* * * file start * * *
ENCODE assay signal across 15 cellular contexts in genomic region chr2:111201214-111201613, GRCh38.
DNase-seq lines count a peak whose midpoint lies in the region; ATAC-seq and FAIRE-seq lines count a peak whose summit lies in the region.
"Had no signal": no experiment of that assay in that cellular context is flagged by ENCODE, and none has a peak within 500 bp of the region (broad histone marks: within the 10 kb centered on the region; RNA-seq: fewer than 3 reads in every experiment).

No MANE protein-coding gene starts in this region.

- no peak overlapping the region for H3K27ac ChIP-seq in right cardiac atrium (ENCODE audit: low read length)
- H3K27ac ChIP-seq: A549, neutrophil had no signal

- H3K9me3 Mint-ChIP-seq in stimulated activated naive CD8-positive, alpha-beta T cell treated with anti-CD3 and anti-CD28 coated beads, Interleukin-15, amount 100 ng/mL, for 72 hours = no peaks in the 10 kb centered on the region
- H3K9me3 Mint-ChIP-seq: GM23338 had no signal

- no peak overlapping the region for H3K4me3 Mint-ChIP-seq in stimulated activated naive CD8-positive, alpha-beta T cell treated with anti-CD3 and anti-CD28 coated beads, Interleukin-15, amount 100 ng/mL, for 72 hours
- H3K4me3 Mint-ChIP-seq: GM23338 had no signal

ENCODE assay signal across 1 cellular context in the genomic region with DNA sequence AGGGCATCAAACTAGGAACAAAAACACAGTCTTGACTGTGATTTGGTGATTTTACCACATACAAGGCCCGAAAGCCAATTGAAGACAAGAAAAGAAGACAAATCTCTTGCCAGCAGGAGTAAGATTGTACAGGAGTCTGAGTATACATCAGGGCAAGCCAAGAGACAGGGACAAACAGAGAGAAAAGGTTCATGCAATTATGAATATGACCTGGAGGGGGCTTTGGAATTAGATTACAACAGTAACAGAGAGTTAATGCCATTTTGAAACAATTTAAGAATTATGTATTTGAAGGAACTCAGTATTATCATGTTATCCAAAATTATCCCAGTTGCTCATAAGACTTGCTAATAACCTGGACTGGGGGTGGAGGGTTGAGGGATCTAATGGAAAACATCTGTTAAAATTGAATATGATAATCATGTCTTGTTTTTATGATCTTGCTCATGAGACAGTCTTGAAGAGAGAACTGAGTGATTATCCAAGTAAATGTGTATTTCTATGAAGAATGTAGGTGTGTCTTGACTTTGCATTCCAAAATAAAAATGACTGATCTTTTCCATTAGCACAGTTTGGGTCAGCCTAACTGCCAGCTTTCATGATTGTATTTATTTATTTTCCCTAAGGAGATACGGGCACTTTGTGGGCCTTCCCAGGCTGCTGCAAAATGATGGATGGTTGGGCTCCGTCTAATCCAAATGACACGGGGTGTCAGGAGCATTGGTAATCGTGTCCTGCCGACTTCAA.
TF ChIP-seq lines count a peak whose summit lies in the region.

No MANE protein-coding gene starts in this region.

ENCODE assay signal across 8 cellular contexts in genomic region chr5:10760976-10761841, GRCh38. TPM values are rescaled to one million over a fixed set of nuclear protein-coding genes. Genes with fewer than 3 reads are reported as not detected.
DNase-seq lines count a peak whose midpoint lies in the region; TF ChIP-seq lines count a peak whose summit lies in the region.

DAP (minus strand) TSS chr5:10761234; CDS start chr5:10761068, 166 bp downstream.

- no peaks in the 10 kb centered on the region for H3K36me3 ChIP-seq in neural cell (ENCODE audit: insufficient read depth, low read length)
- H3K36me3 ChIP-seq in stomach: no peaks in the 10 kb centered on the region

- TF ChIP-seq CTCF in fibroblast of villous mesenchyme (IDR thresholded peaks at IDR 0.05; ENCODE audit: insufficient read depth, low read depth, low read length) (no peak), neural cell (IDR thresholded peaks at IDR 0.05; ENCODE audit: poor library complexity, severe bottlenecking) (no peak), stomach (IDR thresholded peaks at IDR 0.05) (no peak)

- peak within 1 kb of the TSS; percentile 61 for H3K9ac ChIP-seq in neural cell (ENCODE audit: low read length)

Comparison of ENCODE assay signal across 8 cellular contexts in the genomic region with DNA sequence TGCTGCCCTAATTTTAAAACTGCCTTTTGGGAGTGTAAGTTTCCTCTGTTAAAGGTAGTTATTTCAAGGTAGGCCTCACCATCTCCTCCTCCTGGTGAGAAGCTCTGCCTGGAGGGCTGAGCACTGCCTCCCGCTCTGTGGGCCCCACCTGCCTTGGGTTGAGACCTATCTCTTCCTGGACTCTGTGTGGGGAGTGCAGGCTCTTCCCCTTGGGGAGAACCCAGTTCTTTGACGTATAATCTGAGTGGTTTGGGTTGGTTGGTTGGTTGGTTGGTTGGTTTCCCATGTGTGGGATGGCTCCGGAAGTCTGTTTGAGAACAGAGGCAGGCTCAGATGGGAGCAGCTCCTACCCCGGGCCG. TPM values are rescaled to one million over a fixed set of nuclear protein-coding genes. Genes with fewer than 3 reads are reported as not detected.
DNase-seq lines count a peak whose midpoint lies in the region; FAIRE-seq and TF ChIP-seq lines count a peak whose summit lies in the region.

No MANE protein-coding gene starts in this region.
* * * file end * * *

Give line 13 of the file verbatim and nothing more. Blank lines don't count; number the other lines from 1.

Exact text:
No MANE protein-coding gene starts in this region.